Strictly speaking, Fletcher-Munson and the like are not rules or laws, but rather experimentally derived models of human aural perception. They are built on averages and generalities- in the case of Fletcher-Munson the results are said to apply to "average young people without significant hearing impairment". I doubt that describes many of those reading this thread... They have also been revised numerous times. While these rules of thumb are helpful perhaps to people such as yourself designing amplifiers aimed at as broad a segment of the market as possible, they are not "laws" or universally applicable "truths" like …
In terms of universal truths and laws, one can pretty safely say that as the distortion products go to zero, that the fidelity improves. How well this happens with complex loads, etc. is where topologies matter. But if we assume that some amps were possible with a vanishingly low THD+N, then they would sound the same regales of topology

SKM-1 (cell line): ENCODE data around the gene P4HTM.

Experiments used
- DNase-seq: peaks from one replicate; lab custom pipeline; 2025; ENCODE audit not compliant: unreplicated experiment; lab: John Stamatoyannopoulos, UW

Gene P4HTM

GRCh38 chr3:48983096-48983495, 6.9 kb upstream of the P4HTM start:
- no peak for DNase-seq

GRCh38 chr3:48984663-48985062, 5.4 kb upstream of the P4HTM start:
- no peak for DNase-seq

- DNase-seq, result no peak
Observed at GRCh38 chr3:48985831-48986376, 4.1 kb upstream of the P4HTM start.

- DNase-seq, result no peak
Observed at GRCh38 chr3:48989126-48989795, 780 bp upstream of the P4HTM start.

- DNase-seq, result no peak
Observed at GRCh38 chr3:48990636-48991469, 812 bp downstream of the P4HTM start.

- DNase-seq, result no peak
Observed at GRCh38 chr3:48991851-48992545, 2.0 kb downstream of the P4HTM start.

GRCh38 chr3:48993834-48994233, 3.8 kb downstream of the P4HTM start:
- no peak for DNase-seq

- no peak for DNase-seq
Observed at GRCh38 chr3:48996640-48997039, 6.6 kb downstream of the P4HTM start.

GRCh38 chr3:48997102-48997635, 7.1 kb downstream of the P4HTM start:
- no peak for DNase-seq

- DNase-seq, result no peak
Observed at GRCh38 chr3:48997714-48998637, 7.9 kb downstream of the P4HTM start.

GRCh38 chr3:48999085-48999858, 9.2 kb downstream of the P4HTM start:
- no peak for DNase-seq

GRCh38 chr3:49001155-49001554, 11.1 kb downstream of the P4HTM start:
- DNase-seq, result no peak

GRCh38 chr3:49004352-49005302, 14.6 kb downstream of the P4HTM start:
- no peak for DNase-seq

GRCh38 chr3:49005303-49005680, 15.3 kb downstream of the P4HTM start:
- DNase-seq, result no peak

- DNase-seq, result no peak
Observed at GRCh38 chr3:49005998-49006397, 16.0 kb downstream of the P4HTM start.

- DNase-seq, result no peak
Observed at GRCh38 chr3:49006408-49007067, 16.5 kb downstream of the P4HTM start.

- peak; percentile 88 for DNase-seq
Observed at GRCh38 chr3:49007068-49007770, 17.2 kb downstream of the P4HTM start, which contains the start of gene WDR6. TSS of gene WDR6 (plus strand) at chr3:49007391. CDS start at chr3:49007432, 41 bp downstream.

… the law of conservation of energy or the laws of thermodynamics. As a result, they can not be relied upon on to be an accurate predictor on an individual basis.
Statistics, stereotype and generalities are borne from things being similar.
Humans are tuned to those sorts of easy ways to categorise things.
And the statistics of a group, are indicative if the sum of the individual biases and likes/dislikes.
Thus, the guy shelling out $5K for an amp would be best advised to trust his own perceptions and tastes and to listen to the amp in his system, in his room, to form his opinions rather than rely on the perceptions, tastes, and opinions of others. Of course there are always those who love to gamble.
And thus if one considers themselves similar to others in the group, then they would be more wise to gamble that what other people like, that they will also find that they the same stuff.
and likewise if they find that they are at odds with the group, then they would likely deviate from the group perspective.
An example would be cable deniers or believers.
- If one identifies as a cable believer, then other cable believer perspectives likely have more bearing, and theuy find speaker cables, IC and power cables all matter.
- And for the cable denier, they likely find similarity with other cable deniers, and value their similar group’s inputs.
- and some probably find no difference in XLRs and power cords, but could believe that speaker cables make a difference, and identify with their brethren/sisters.